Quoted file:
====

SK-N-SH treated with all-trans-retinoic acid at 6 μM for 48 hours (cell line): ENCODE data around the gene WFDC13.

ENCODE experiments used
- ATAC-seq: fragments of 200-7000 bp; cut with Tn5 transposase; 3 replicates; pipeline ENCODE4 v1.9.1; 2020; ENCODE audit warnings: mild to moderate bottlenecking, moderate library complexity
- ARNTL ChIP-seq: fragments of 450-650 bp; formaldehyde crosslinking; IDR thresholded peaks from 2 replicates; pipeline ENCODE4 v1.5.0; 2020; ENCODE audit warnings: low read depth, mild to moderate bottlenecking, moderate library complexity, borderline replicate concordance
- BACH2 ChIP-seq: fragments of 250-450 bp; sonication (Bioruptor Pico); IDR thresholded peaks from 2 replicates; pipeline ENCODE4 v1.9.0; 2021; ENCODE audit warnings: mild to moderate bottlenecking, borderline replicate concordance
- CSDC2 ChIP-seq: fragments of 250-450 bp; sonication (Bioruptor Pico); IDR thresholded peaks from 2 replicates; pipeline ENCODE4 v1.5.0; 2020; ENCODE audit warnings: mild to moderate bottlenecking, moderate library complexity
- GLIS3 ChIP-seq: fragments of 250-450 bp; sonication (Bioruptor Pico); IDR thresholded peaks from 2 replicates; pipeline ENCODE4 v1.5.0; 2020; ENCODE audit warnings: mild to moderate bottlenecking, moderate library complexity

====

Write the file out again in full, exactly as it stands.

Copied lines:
SK-N-SH treated with all-trans-retinoic acid at 6 μM for 48 hours (cell line): ENCODE data around the gene WFDC13.

ENCODE experiments used
- ATAC-seq: fragments of 200-7000 bp; cut with Tn5 transposase; 3 replicates; pipeline ENCODE4 v1.9.1; 2020; ENCODE audit warnings: mild to moderate bottlenecking, moderate library complexity
- ARNTL ChIP-seq: fragments of 450-650 bp; formaldehyde crosslinking; IDR thresholded peaks from 2 replicates; pipeline ENCODE4 v1.5.0; 2020; ENCODE audit warnings: low read depth, mild to moderate bottlenecking, moderate library complexity, borderline replicate concordance
- BACH2 ChIP-seq: fragments of 250-450 bp; sonication (Bioruptor Pico); IDR thresholded peaks from 2 replicates; pipeline ENCODE4 v1.9.0; 2021; ENCODE audit warnings: mild to moderate bottlenecking, borderline replicate concordance
- CSDC2 ChIP-seq: fragments of 250-450 bp; sonication (Bioruptor Pico); IDR thresholded peaks from 2 replicates; pipeline ENCODE4 v1.5.0; 2020; ENCODE audit warnings: mild to moderate bottlenecking, moderate library complexity
- GLIS3 ChIP-seq: fragments of 250-450 bp; sonication (Bioruptor Pico); IDR thresholded peaks from 2 replicates; pipeline ENCODE4 v1.5.0; 2020; ENCODE audit warnings: mild to moderate bottlenecking, moderate library complexity